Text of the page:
Kendall said there would be no flexibility if sequestration takes effect. We will have to take 10 percent out of each program, he said. The clock is still ticking, and here we are, he said, as congressional wrangling and election year party politics could thwart efforts to reach a budget compromise that could avert the threatened $54 billion cut to the Department of Defenses FY 2013 budget.
Noting the flatlining of recent defense budgets, Kendall said the Pentagon is being forced to change the way it deals with threats to American security. The threats we face are not going away, but the way we fight them will change, he said, as the military makes tough decisions on program priorities and funding. However, he pledged that the U.S. will not end up with what he termed a hollow force, referring to the period of defense cuts after Vietnam that reduced Americas ability to respond to security threats.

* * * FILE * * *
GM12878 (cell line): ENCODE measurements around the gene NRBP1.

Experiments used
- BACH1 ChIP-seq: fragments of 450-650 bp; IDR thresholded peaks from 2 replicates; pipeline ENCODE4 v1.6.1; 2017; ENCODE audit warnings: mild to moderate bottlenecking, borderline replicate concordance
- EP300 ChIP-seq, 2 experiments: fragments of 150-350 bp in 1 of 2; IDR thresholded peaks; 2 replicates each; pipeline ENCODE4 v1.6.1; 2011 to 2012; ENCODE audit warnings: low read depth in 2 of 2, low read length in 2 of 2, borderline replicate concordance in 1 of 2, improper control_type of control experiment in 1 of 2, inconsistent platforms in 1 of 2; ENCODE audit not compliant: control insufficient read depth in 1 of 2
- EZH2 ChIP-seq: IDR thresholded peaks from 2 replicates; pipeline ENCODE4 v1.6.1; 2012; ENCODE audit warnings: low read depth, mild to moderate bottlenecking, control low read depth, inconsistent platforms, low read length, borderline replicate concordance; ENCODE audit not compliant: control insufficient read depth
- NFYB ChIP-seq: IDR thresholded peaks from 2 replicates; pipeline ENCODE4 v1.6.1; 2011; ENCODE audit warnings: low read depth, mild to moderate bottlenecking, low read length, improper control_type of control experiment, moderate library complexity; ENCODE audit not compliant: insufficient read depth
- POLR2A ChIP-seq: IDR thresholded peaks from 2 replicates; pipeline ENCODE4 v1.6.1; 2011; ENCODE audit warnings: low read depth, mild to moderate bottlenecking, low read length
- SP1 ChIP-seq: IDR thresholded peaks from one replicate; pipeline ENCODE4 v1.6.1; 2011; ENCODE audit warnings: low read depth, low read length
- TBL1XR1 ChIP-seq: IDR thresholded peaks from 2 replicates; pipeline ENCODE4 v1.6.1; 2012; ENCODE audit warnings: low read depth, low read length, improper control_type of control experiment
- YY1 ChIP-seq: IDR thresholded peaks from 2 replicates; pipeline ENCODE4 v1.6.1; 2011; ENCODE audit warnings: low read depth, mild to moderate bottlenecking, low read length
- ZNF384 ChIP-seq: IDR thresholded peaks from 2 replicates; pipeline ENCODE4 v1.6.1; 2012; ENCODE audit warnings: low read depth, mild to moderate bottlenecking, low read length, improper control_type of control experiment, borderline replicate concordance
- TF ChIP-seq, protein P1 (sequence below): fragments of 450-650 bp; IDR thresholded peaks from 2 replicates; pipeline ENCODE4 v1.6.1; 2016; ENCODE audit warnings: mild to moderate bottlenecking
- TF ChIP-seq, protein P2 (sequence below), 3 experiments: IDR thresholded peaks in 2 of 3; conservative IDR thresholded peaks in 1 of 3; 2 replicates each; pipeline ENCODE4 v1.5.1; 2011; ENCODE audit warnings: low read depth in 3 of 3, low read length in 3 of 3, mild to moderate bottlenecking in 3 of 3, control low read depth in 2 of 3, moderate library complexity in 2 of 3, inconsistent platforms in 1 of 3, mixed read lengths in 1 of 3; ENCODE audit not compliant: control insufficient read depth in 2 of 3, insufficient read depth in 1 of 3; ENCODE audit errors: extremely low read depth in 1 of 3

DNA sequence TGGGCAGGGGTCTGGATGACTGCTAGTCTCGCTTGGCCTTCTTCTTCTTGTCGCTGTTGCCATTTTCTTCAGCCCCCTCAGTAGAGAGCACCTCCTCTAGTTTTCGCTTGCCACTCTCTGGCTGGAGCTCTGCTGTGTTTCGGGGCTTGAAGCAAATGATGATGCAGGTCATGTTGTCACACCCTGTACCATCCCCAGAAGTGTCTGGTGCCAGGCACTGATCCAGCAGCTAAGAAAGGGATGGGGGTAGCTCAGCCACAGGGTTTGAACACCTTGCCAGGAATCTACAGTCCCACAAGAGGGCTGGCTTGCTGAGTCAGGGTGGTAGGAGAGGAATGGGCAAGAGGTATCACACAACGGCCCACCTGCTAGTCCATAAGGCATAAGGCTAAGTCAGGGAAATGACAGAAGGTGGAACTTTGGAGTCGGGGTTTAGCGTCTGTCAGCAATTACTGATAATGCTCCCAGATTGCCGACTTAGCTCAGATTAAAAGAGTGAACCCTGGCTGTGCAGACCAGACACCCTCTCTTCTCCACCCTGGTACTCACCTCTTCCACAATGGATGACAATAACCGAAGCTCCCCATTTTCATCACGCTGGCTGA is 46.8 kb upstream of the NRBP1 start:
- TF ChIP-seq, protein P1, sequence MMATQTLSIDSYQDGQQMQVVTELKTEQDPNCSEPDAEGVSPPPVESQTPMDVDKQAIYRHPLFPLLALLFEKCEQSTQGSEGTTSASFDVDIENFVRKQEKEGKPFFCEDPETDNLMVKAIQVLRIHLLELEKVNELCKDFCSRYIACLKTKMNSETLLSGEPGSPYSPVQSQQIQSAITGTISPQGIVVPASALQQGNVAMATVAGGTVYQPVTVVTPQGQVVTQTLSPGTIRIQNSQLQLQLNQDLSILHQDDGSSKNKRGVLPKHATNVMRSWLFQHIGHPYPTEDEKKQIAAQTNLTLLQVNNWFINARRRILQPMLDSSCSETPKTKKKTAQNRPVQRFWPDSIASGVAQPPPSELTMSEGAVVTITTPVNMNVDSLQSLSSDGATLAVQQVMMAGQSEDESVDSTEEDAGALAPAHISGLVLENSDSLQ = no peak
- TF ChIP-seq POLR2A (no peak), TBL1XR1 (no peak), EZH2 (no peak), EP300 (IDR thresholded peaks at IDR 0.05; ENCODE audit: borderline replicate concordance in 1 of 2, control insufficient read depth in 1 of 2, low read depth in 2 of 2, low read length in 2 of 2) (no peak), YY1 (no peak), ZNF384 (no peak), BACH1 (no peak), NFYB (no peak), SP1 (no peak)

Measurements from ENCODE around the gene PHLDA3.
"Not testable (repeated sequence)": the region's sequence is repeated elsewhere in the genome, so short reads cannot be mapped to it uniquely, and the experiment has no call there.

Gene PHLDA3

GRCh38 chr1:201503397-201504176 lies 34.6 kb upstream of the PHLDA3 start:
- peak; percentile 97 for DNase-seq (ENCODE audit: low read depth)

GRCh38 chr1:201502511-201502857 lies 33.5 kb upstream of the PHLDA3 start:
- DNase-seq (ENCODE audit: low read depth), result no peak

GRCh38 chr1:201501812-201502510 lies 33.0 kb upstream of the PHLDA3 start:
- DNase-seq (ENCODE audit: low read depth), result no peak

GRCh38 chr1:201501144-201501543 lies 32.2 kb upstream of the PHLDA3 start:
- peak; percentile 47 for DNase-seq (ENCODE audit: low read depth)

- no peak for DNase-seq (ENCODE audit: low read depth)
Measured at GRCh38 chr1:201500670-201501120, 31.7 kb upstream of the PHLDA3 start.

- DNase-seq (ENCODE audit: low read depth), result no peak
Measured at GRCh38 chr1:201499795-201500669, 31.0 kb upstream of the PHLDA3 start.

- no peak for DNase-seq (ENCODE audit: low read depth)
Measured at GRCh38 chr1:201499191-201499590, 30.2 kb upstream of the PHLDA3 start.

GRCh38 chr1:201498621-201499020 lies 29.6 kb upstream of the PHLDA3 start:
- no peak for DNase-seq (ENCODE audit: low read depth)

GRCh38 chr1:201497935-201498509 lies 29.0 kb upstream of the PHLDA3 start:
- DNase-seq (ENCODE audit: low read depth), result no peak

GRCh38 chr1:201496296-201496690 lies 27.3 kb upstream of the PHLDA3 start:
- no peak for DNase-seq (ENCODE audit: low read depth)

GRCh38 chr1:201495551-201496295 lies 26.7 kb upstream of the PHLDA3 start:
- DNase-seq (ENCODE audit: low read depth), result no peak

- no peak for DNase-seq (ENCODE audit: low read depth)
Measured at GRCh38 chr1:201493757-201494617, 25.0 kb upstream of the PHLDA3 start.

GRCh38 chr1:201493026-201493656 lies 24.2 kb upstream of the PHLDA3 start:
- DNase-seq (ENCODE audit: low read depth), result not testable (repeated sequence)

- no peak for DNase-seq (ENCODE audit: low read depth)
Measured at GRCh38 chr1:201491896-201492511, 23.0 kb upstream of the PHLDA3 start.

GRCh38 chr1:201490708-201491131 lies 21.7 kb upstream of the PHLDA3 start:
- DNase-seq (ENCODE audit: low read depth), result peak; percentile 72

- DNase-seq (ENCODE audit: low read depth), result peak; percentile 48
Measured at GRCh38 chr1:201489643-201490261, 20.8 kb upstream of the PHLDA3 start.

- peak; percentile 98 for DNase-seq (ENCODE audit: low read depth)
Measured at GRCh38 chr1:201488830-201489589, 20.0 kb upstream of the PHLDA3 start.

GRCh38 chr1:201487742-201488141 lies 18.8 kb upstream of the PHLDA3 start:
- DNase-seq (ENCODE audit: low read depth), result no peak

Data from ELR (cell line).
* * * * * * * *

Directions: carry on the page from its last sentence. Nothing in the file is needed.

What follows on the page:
Lt. Gen. Edward Anderson moderated a panel discussion on Next Generation Missile Defense and said Operation Enduring Freedom and Operation Iraqi Freedom have led to a shift in space priorities that is more in support of theater operations.
Anderson said the Army has become the largest user of space-based capabilities, but all services are now increasingly dependent on the use of space.